Maybe it's too subtle a thing for most to pick up on, or maybe it's because most people see most photographs these days on a relatively low resolution, dynamic range limited LCD screen of some description, but once you see a proper gelatin silver-bromide or chloro-bromide print from a silver-halide negative image, the difference becomes obvious. For one thing the actual print resolution is way beyond the paltry 1920, 2560, 3840 or 4096 pixels over the long dimension of most current screens, even if the grain of the negative image chops things up in that particular image.  Film also most definitely provides a different print using traditional methods than when it has been digitised and screen-displayed or ink-jet printed, the latter's maximum of around 1440x1880 dots per inch being so far short of the potential of photographic paper that it shouldn't even need a mention.

     

    I can try to explain 'til I'm blue in the face, obviously, and anything I post online has even less resolution thanks to compression and downsizing and being displayed electronically, but I know what my B&W photographic prints look like, and there is simply no way anything I've achieved through all that money- and time-wasting experimentation with digital comes within a bull's roar of a good chloro-bromide print from a well exposed and processed negative in actual appearance. To that end there is therefore often little point in posting my photographs online these days, and I tend to confine that activity to film-groups who get what I'm talking about here through their own use of the medium, or in examples to demonstrate a point or equipment use.

     

    Please don't stop posting your photographs - there is so much to see and learn from them, even within the restrictions of LCD screens.  

     

    This is probably a question for Dallas, Given that HDR is a current buss-word among screen manufacturers ( both phone and TVs) is there any movement towards supporting greater dynamic range on websites?  Or are the screen manufacturers still playing catch up to the 8-bit per channel that we've been stuck with for years.

     

     Does Fotozones software support jpeg2000 even if not all browsers do?  Perhaps that could be a specialist channel for those that appreciate and have a suitable screen/browser.  However, please don't call it an HDR channel as many people overdo it as a processing technique and end up with a wired look.  


  13. 1 hour ago, Alan7140 said:

     

    Leave colour to digital, I reckon. Colour film manufacture is a bit dodgy these days in the small runs reduced demand has caused, and processing is definitely variable with the demise of well-run and busy colour labs. I see more online comment on colour film processing problems than anything else regarding film.

     

    Even slide?  If I do ever get round to shooting film, I'd probably go for Fuji Velvia.

     

     

    1 hour ago, Alan7140 said:

     

    B&W is where film, handled well, still trounces digital in appearance, the main reason being that Digital has a linear tonal response curve, film doesn't. While one can do a software curve adjustment to mimic film, it doesn't add tones to make up the "stretching" by increasing the steepness of the curve in the mid-tones, nor does it properly compress tones in the shadows or highlights where the film curve flattens out. Hence the frequent observation of "muddy" mid-tones with B&W digital. Film isn't confined to multiples of a base 8-bit 256 tonal separations (jpeg basic), either - it's tonal variability is potentially infinite between its black and white ends.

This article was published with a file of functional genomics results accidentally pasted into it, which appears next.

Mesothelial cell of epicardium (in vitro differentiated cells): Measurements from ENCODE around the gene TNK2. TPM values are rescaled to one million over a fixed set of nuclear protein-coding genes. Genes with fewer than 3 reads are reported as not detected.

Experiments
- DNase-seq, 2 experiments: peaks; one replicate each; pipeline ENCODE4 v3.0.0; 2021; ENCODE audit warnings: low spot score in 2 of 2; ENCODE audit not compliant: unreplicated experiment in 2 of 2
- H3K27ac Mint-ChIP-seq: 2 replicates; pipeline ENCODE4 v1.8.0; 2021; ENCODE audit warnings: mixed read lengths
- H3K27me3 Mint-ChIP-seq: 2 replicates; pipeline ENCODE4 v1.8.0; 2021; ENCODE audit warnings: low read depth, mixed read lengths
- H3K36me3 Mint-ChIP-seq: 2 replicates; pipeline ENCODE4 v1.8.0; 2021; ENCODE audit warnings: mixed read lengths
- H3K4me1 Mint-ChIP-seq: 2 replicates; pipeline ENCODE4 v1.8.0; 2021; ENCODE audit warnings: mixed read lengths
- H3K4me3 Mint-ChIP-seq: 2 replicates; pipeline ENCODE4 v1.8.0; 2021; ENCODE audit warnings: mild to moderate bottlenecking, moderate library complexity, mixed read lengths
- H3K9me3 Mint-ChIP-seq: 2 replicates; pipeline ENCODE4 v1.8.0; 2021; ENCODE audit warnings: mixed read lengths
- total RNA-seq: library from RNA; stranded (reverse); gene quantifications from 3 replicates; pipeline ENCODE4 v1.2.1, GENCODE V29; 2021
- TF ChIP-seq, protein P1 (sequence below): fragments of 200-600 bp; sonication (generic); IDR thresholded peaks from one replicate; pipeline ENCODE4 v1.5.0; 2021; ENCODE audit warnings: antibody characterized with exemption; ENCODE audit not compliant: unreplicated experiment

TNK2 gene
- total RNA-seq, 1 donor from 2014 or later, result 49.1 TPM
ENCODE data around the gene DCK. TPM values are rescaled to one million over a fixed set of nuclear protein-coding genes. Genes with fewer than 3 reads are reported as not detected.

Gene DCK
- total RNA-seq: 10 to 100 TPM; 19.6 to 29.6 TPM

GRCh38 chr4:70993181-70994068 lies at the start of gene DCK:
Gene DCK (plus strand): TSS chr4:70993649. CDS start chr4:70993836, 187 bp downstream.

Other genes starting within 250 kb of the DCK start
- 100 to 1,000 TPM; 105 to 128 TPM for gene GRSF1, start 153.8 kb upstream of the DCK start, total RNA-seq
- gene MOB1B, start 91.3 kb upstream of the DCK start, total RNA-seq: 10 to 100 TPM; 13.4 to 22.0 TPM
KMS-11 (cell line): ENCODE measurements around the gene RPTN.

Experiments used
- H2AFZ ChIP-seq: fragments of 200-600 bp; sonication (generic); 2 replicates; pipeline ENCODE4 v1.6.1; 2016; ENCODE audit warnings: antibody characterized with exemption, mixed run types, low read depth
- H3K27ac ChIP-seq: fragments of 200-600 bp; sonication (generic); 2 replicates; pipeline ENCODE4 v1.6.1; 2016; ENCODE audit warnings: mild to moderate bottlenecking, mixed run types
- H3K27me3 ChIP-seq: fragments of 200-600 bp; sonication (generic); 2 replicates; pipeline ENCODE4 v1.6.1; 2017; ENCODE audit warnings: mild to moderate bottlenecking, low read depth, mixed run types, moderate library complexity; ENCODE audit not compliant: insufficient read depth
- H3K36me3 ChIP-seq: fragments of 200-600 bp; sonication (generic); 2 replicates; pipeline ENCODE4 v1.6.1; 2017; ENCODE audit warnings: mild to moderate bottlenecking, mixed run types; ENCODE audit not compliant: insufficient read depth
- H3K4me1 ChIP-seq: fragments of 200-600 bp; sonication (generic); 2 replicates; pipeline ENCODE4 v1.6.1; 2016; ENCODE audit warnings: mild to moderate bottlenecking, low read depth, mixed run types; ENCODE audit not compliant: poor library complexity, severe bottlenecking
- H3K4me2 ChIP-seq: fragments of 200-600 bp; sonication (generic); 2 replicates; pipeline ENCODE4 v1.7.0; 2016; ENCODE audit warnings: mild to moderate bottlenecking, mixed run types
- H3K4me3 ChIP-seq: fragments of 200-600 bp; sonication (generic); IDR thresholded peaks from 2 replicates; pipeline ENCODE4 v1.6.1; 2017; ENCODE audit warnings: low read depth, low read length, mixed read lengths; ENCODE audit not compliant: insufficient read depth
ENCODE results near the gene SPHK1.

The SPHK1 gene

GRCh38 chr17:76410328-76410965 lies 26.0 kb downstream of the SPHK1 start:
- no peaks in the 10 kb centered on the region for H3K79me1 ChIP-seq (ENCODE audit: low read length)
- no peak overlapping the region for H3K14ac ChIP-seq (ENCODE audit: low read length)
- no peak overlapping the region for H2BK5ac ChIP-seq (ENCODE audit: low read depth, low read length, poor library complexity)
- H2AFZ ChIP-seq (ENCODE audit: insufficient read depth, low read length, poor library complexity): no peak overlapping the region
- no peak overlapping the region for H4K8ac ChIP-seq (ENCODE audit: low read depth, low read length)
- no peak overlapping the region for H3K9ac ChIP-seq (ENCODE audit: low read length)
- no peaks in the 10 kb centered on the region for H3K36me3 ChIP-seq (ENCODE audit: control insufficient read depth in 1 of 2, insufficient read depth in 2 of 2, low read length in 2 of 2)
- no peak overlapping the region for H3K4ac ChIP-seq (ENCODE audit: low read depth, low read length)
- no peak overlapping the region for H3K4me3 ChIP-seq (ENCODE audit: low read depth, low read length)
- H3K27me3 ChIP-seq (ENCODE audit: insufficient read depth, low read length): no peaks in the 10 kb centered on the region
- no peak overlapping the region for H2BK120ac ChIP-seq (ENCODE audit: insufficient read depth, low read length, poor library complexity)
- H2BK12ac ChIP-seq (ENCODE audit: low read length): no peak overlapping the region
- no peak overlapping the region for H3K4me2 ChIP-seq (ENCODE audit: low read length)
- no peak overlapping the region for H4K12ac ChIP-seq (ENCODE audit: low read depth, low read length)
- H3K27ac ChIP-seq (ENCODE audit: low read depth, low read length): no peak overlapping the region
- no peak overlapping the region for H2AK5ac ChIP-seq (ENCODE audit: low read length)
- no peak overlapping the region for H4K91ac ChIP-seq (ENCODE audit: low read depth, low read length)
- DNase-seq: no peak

If anyone ever tried a serious b&w digital (I know Leica have tried it), I bet they'd still include JPEG.  I'm surprised no image format has challenged JPEG even the updated JPEG2000.


  14. 4 hours ago, vivionm said:

    But who shoots at ISO 10,000. And how often?

     

    I think I still have a camera in the back of a draw where the propect of shooting behind ISO800 was unacceptable.  My current camera tops out at 51200 - it can see things in the darkness than I can't!  Back in film days, the camera would be put away at dusk or else needed a bulky flash or heavy tripod.   Nowadays I quite enjoy handheld shooting at night.


  15. On 19/09/2019 at 22:15, Alan7140 said:

    A scratch on medium format film is also highly unlikely as the film comes with its backing paper protection between it and the pressure plate, and doesn't really get dragged across anything static as with 35mm film's cassette light trap or the film itself contacting the pressure plate - the only part of a 120 film camera that generally touches the film emulsion  itself are a roller at each end of the film gate which turns with the film (so can't leave a drag scratch) and the top and bottom edge of the film gate outside the image area, so nothing can really lay a scratch mark on the image itself in those circumstances.

     

    18D16AQ.jpg

    That definitely looks better than the inside of a 35mm system (at least the ones I’ve seen) in regard to places to scratch the film.  And of course the backing paper gives a 50% reduction in scratching possibility compared to 35mm.  Perhaps not such a bad idea after all.

     

    now to find some cameras, choose  which films to use ( a mix of colour and b&w I suppose) and pick an itinerary (plus get approved by the financial controller).😀

     


  16. I think I have something similar.  I'll have to drag it out.  There is certainly an interesting pattern there.  Given your line of work, I'm sure you'll be able to talk the centre management into letting you do a shoot with you other cameras.

    • Like 1

  17. 20 hours ago, Dallas said:

    I personally would also love to use a medium format film camera, but I understand that the use thereof will only be for my personal edification. I won't be putting it to use for my real estate photography. Maybe if I ever go back to Namibia it will be a welcome tool to use for landscape work. 

     

    MF in Namibia, now that sounds interesting!  Only downside with that will be keeping the dust out - a lot of the film I shot when I was last in Namibia has a scratch along the bottom of the frame due to a grain of sand getting stuck in one of the film guides or rollers.


  18. 28 minutes ago, Dallas said:

    Mmmm... must have been a "controlled" launch environment. :) 

    It will be interesting to see once reviewers get to properly test them away from the controlled environments.  If you haven't come across them, try TFL on YouTube.  They occasionally take press cars properly off road.